Open Access Repository

Disentangling the climate change impacts on productivity and availability for Macruronus species

Castillo Jordan, CA 2017 , 'Disentangling the climate change impacts on productivity and availability for Macruronus species', PhD thesis, University of Tasmania.

Full text not available from this repository.


Fish populations are impacted by a variety of processes including physical
(temperature, salinity, currents), biological (growth, mortality) and human impacts
(harvest). Most fish species exhibit a pre-recruitment or larval phase that is impacted
by stochastic environmental factors which results in year to year variability in
biomass. Importantly overlying annual recruitment can be long term trends, such as
climate change, which require different approaches to management. Understanding
the drivers for recruitment variability, especially the larval phase, provides an
opportunity to build these relationships into traditional fisheries models to improve
stock assessment and provide greater confidence to future projections. A crucial need
for the appropriate management of marine resources is to have projections of
sustainable harvests. For fisheries management, information to determine the limit
and target catch levels are necessary to ensure a sustainable fish stock and industry.
This thesis investigated recruitment variability in fisheries. The first data chapter
(Chapter 2) explores commonality in recruitment patterns in a range of Southern
Hemisphere commercially fished species to determine any common recruitment
signals. We tested three climate indices: the Inter-decadal Pacific Oscillation (IPO),
Southern Annular Mode (SAM) and Southern Oscillation Index (SOI) to explore their
relationship with fish stock recruitment patterns. The time-series of IPO and SOI
showed the strongest correlation with New Zealand hoki (blue grenadier) and
Australian jackass morwong (r= 0.50 and r= -0.50), and SAM was positively related
to Australian Macquarie Island Patagonian toothfish (r= 0.49). This chapter has been
published in the Canadian Journal of Marine and Fisheries Science as “Coincident
recruitment patterns of southern hemisphere fishes” (73(2): 270-278, 10.1139/cjfas 2015-0069). In Chapter 3 I focused on fine scale recruitment patterns at the level of a
single species focusing on the Patagonian grenadier fishery. The Patagonian grenadier
stock in Chile appears to have undergone rapid biomass depletion related to changes
in recruitment and thus provided an ideal case study to investigate fine scale
recruitment changes in a fishery. To be able to evaluate the impact of future
recruitment scenarios on future catches of Patagonian grenadier, I developed an agestructured
Stock Synthesis assessment model using data from 1985 to 2013 (Chapter
The Stock Synthesis assessment modelling platform allows the use of all the data
available for the fishery including different fleets operating across different spatial
regions and during different years. The model was validated against the existing stock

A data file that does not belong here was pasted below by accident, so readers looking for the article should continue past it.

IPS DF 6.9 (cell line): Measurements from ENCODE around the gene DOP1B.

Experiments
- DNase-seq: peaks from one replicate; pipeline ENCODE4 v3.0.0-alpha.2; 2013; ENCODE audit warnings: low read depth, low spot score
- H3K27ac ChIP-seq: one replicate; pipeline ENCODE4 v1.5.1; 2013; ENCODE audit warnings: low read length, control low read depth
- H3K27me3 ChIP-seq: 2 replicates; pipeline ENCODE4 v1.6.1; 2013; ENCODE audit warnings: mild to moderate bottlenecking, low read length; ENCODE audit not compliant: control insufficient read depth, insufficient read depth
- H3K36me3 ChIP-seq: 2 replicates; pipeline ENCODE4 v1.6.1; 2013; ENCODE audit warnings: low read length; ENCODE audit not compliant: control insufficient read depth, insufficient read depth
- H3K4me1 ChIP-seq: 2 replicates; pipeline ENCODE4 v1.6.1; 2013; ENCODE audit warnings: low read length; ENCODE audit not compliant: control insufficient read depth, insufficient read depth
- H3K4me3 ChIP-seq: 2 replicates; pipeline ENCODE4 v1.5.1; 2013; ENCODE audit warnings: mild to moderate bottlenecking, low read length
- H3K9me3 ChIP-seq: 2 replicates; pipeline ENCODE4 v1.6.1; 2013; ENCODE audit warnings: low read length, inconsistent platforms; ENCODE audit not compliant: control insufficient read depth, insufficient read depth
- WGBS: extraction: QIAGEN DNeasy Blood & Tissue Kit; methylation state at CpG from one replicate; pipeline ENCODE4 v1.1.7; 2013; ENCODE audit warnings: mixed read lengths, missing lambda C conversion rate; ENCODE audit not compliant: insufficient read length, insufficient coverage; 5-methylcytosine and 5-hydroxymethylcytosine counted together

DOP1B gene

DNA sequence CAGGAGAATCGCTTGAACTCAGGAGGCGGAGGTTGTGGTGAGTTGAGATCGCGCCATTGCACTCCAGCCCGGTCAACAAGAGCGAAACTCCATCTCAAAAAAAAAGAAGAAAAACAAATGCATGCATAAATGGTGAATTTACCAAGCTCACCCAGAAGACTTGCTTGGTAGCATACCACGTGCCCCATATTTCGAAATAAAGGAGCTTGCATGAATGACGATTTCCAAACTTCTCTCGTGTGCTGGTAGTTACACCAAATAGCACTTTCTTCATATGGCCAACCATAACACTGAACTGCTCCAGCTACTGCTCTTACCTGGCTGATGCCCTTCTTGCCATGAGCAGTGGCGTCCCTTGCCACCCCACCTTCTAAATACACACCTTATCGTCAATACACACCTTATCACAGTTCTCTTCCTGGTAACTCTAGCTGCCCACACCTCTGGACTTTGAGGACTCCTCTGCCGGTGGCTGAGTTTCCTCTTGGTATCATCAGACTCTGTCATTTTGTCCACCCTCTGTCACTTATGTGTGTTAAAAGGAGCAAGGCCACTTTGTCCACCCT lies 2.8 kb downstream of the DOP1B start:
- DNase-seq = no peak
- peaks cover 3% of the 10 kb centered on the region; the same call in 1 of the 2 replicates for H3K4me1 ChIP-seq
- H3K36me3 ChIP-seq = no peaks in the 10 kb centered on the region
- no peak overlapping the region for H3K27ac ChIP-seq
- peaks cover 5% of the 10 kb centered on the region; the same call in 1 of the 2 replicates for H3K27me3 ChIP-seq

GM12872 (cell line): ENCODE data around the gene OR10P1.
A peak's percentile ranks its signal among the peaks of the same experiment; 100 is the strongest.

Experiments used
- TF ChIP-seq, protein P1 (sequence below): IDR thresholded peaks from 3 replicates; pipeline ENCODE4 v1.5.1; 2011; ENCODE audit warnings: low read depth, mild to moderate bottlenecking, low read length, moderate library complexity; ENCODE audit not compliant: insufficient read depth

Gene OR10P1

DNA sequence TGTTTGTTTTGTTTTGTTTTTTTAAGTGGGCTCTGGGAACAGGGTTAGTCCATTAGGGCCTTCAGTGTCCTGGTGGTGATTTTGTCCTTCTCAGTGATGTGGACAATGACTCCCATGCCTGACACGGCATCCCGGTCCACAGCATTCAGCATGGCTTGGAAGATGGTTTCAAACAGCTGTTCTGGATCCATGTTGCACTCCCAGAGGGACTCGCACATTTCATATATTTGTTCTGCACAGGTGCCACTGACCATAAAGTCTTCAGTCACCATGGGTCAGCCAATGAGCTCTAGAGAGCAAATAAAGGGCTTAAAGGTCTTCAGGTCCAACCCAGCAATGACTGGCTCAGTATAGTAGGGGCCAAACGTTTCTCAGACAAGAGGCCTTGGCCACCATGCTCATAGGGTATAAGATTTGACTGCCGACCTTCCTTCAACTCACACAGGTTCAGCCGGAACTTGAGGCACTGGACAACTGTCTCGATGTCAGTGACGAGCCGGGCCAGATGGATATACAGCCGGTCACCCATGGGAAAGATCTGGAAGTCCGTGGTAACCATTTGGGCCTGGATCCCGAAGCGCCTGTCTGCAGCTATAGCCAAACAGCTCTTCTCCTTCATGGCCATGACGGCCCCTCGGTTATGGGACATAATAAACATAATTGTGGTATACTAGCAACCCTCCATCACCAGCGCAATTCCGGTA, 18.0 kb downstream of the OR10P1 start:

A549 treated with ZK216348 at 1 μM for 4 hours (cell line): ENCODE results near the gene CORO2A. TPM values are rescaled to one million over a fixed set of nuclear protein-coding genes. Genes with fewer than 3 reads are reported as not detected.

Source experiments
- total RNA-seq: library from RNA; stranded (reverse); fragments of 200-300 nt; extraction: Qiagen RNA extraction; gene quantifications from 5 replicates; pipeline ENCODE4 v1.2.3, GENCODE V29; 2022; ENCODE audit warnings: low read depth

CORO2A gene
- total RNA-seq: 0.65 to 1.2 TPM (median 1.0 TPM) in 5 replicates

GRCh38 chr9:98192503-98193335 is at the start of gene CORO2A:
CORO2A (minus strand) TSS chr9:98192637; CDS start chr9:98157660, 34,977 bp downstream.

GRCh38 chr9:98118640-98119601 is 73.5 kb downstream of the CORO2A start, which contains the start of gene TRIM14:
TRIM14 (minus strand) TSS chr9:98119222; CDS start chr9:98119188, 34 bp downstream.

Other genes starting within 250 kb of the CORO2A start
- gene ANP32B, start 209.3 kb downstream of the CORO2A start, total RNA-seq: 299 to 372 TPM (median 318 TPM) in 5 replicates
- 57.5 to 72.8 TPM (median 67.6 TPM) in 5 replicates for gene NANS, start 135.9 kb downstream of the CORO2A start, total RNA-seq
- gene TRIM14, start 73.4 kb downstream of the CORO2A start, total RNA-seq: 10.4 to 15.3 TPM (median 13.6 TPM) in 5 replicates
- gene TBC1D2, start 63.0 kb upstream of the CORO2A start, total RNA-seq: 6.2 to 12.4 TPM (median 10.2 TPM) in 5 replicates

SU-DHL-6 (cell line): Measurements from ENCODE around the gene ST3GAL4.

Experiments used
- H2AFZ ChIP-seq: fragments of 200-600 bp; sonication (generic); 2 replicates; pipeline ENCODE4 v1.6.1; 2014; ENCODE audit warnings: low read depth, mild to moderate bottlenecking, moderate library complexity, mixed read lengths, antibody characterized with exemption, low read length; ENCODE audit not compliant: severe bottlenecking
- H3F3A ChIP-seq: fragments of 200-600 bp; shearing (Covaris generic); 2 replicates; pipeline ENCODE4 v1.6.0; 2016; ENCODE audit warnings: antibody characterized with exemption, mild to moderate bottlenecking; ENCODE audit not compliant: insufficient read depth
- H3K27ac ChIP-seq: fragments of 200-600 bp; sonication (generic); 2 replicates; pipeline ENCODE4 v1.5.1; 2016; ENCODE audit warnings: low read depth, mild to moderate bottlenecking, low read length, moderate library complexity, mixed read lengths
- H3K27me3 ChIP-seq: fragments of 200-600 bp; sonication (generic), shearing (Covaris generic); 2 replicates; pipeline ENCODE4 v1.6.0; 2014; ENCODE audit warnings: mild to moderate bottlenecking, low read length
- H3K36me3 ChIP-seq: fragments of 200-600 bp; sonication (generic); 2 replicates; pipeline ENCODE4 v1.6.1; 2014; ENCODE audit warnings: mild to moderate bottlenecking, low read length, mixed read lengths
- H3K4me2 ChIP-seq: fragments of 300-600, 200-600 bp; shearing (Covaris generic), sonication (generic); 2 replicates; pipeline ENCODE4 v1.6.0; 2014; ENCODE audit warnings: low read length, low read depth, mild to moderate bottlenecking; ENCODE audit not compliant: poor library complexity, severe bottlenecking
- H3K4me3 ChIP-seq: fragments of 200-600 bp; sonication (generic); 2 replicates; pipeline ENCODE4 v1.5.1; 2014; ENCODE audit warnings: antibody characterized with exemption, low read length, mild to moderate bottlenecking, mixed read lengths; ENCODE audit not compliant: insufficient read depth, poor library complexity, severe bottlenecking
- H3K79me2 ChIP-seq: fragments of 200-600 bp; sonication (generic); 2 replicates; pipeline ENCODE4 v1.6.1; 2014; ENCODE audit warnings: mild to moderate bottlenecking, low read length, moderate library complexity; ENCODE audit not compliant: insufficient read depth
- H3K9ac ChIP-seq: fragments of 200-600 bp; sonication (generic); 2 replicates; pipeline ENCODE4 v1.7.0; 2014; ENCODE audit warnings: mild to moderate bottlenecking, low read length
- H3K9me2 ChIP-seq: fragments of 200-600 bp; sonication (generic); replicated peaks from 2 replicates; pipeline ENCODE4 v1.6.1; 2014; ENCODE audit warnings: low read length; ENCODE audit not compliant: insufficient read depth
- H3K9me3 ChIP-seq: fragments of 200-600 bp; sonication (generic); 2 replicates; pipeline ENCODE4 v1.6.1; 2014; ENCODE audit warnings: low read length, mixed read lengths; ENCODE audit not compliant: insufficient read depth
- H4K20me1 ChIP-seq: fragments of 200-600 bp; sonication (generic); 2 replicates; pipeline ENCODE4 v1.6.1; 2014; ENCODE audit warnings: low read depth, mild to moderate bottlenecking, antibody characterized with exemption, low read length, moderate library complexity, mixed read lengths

assessment model and sensitivity testing demonstrate it is suitable in describing the
status of the stock. The stock synthesis model was then used to evaluate changes in
recruitment that had been documented in the fishery. I compared two scenarios:
Scenario 1 is the standard assessment approach that uses the entire recruitment data
from 1985 and treats recruitment as a stationary variable that assumes recruitment
varies around an equilibrium trend. Scenario 2 is a two-phased stock recruitment
curve that splits the recruitment time series into two distinct periods with differing
productivity, associated with a climate change induced regime shift in the late 1990s.
Using the assessment model developed in Chapter 3, I evaluated different
management strategy scenarios for future sustainability of the Chilean Patagonian
grenadier fishery and compared different future outcomes based on whether a shift in
stock recruitment had or had not occurred (Chapter 4). A Management Strategy Evaluation (MSE) procedure was implemented to examine the consequences of
incorporating a different model structure for recruitment values in the assessment
which underpins the harvest strategy used to set the annual total allowable catch
(TAC). A management strategy that does not consider a shift in recruitment resulted
in average TAC values of approximately 125,000 tonnes, substantially above the
sustainable yield of 45,000 tonnes when the recruitment shift was incorporated. A
TAC based upon No Shift in recruitment would lead to unsustainable catches with
significant impact on the ecosystem as well as the industry and coastal communities
reliant on the industry if there was an actual shift in recruitment. The history of the
Patagonian grenadier fishery demonstrates the benefits of taking a precautionary
approach that accounts for the change in fish productivity (whether climate-driven or
otherwise). However, there can be considerable delays before a regime shift is
observed in the recruitment data or an assessment model mis-specification is detected.

Item Type: Thesis - PhD
Authors/Creators:Castillo Jordan, CA
Keywords: recruitment, southern hemisphere, MSE, macruronus, stock assessment, regime shift
Copyright Information:

Copyright 2017 the Author

Item Statistics: View statistics for this item

Actions (login required)

Item Control Page Item Control Page